Conducting a biological attack is quite intricate, despite what Hollywood claims. Many factors are at play here, chiefly these (Jane’s, 2005, p. 159):

Find an Agent. You need to get your hands on a biological agent. A terrorist can either take a sample from a natural source (a person or sick animal) or steal it from a laboratory. I briefly discuss laboratory security, or lack thereof, in my last posting!

• Find a delivery system. This can be regular military or improvised munitions. Given the current jihadist trend toward individualized, less spectacular attacks, it is more likely that an attack will use simple devices which can produce an aerosol, including truck-mounted sprayers, crop sprayers, garden sprayers, fire extinguishers, cans of deodorant, etc. Explosives are a poor option; they usually kill most of the biological agent.

• Deliver the agent.  Meteorological conditions are critical here, unless the agent is distributed indoors.

• Meteorological conditions. The agent has to be distributed at the right altitude, at the right time of day, and with the optimum wind speed conditions. A terrorist who has done some rudimentary homework will overcome these hurdles by deploying the agent indoors.

• Wrap-up

Next week, I’ll delve into what the threats from state and non-state actors actually are. There are some interesting case studies from real-world events you may not know about – for instance, a domestic terrorist group conducted a biological attack on US soil in the 1980s and sickened hundreds of people in Oregon. The goal of this series is to discuss facts, not wild theories or conjecture. Hopefully we’re covering new ground here, and opening a few eyes to the threats facing our country.


Alibek, K., Dashiell, T., Dwyer, A., Layne, S., Patrick, W., Ponikvaar, D. . . & Sidell, F. (Eds.) (2005). Jane’s chem-bio handbook. Surrey, UK: Jane’s.

Graham, B., Talent, J., Allison, G., Cleveland, R., Rademaker, S., Roemer, T., Sherman, W., Sokolski, H. & Verma, R. (2008). World at risk: the report of the commission on the prevention of WMD proliferation and terrorism. Retrieved from

Tucker, J. (Ed.) (2000). Toxic terror: assessing terrorist use of chemical and biological weapons. Cambridge, MA: BCISA.

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Posted by on July 5, 2011 in WMD Analysis


Security in Biological Laboratories

A few years back, inspectors from the Government Accountability Office (GAO) visited several BSL-4 laboratories throughout the United States to evaluate the security at the sites. A Bio-Safety Level 4 lab handles the most deadly viruses; common sense would dictate that the means to secure these viruses would be commensurate with their lethality. That was not the case. Some of the vulnerabilities noted at various labs were (World at Risk, 2008, p. 4):

• No barriers or fencing – in some instances inspectors could walk right up to the building housing the viruses;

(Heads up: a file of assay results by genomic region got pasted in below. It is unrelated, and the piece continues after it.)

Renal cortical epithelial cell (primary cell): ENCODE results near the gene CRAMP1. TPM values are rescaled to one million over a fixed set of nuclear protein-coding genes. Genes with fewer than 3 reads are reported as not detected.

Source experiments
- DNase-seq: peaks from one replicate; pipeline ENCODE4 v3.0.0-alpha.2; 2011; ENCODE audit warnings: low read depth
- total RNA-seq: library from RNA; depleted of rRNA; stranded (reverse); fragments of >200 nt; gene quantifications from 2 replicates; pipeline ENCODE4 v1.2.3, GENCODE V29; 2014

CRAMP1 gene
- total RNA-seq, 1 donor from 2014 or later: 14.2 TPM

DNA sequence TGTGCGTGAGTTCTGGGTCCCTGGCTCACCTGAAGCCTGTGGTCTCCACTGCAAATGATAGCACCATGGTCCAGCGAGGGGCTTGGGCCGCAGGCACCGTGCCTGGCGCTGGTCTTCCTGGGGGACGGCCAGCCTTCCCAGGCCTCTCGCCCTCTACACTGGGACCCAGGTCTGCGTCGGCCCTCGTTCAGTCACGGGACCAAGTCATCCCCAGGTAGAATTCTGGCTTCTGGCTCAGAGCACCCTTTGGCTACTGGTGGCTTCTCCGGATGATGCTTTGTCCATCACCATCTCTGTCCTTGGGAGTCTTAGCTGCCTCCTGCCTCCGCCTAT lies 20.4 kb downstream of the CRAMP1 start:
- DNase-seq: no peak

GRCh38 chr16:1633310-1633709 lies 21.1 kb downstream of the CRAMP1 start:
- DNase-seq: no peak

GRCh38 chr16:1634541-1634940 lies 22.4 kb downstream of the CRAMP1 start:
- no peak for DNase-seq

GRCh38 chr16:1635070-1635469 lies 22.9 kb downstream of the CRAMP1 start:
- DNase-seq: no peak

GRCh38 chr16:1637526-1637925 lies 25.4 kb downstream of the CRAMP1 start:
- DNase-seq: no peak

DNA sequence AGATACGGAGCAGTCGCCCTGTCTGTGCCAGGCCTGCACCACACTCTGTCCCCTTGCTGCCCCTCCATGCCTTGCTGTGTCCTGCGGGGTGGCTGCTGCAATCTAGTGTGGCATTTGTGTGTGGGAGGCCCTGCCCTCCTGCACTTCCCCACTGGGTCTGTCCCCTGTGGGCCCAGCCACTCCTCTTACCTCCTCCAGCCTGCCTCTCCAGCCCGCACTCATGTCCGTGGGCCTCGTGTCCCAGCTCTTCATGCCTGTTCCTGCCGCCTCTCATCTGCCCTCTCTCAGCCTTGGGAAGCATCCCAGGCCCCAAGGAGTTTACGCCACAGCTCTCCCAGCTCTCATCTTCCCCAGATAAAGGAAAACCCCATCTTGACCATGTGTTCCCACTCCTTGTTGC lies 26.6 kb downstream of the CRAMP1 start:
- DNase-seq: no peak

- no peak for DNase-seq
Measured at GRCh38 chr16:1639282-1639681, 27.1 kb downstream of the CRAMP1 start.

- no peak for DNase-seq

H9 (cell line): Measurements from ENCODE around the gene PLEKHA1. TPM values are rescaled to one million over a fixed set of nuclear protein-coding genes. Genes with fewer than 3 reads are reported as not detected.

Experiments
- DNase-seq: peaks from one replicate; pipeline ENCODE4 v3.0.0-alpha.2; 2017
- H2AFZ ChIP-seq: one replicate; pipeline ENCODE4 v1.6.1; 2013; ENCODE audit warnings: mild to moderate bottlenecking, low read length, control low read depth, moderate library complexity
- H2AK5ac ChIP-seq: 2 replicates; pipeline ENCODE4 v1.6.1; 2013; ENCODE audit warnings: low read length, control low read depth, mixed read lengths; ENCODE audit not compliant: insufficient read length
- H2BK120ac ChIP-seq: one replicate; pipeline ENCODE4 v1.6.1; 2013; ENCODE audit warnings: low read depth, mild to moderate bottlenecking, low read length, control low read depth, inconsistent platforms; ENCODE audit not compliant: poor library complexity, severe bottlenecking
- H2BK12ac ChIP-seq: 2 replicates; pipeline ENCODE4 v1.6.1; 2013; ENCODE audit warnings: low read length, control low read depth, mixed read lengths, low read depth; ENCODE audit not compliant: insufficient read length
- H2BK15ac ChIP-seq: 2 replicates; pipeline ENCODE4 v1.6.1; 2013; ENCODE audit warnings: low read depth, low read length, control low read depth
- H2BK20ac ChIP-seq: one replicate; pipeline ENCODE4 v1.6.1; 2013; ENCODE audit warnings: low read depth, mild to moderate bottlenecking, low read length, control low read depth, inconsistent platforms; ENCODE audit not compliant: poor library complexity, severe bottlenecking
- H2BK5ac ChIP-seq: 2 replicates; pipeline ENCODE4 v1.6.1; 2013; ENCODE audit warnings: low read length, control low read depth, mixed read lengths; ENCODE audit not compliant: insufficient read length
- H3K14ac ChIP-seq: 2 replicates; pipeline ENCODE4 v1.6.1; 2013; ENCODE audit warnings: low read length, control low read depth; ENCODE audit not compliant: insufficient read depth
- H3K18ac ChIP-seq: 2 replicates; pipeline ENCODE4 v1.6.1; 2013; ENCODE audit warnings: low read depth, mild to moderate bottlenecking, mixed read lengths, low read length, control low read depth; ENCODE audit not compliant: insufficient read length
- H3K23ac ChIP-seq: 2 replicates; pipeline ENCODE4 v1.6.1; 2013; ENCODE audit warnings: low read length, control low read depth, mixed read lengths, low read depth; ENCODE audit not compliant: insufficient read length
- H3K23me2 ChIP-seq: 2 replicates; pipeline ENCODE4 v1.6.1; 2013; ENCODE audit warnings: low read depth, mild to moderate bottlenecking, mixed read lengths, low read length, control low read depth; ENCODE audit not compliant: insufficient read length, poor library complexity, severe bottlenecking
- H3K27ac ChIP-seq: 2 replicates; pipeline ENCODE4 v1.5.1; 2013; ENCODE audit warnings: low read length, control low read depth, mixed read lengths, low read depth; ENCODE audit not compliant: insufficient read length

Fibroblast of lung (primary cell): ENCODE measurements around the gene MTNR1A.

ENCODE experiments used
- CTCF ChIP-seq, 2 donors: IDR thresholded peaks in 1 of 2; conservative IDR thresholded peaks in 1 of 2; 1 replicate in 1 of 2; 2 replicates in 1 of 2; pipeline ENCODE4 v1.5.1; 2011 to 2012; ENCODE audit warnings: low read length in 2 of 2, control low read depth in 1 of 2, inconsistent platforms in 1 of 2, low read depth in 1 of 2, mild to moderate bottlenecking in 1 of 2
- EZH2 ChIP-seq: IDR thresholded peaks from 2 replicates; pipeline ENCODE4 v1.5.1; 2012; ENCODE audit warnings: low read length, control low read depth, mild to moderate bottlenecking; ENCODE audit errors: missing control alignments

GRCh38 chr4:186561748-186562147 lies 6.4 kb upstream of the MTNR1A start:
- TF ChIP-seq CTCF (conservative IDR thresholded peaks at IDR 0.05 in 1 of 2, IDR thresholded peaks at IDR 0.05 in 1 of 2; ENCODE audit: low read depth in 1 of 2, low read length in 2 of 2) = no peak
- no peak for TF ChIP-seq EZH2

• People strolling into the building through an unsecured loading dock;

• Inadequate camera coverage of the perimeter;

• A simple swing arm across the roadway to enforce vehicle access control;

• Unarmed security forces;

• Open windows into a portion of the facility housing the most lethal viruses, allowing easy surveillance from outside the perimeter.

All told, the GAO visited five BSL-4 labs and evaluated them against fifteen separate benchmarks. Two of them only received scores of 3/15 and 4/15, respectively. Despite this dismal performance, the United States is actually the leader in laboratory security (World at Risk, 2008, p. 5).

I’m not going to be a generic “expert” here and tell you that this is a grave danger because evil terrorists are plotting a full-scale assault on a BSL-4 laboratory – far from it. If you’ve read my previous postings, particularly my first on threat analysis, you’ll know I believe many warnings are issued without due interpretation.

Intentions often do not match the capabilities of a group. Al-Qaeda has not yet demonstrated the ability to acquire, develop and weaponize biological weapons. Their online manuals are amateurish and inadequate for their intentions. However, this may change very quickly. One of the most prescient points I’ve ever seen in a government document is this one:

“[G]iven the high level of know-how needed to use disease as a weapon to cause mass casualties, the United States should be less concerned that terrorists will become biologists and far more concerned that biologists will become terrorists,” (World at Risk, 2008, p. 11).

Why are there such glaring security deficiencies at BSL-4 laboratories? Lack of standards: “Select agent regulations do not mandate that specific perimeter security controls be present at BSL-4 labs, resulting in a significant difference in perimeter security between the nation’s five labs,” (GAO, 2009, p. 8).

This is inexcusable on two levels. First, because the Department of Homeland Security has not mandated these security standards. Second, because the officials at the laboratories have not taken steps, on their own, to improve security. At the very least, hire an outside company to do a physical security survey and vulnerability assessment of your facility!

This is a very sobering introduction to our risk from biological weapons. Just because security is not standardized and is generally poor at some facilities does not mean biological agents will walk off into the sunset. Biological agents require skill to utilize – Hollywood and the mass media have created a myth, whereby any steely-eyed moron can wipe a city off the map with a biological agent. The reality is much different.

In future, posts, I’ll delve deeper into this issue as we explore World at Risk.


Graham, B., Talent, J., Allison, G., Cleveland, R., Rademaker, S., Roemer, T., Sherman, W., Sokolski, H. & Verma, R. (2008). World at Risk: The Report of the Commission on the Prevention of WMD Proliferation and Terrorism. New York, NY: Random House.

United States Government Accountability Office. (2009). BSL-4 Laboratories Improved Perimeter Security Despite Limited Action
by CDC
. Retrieved from

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Posted by on June 17, 2011 in WMD Analysis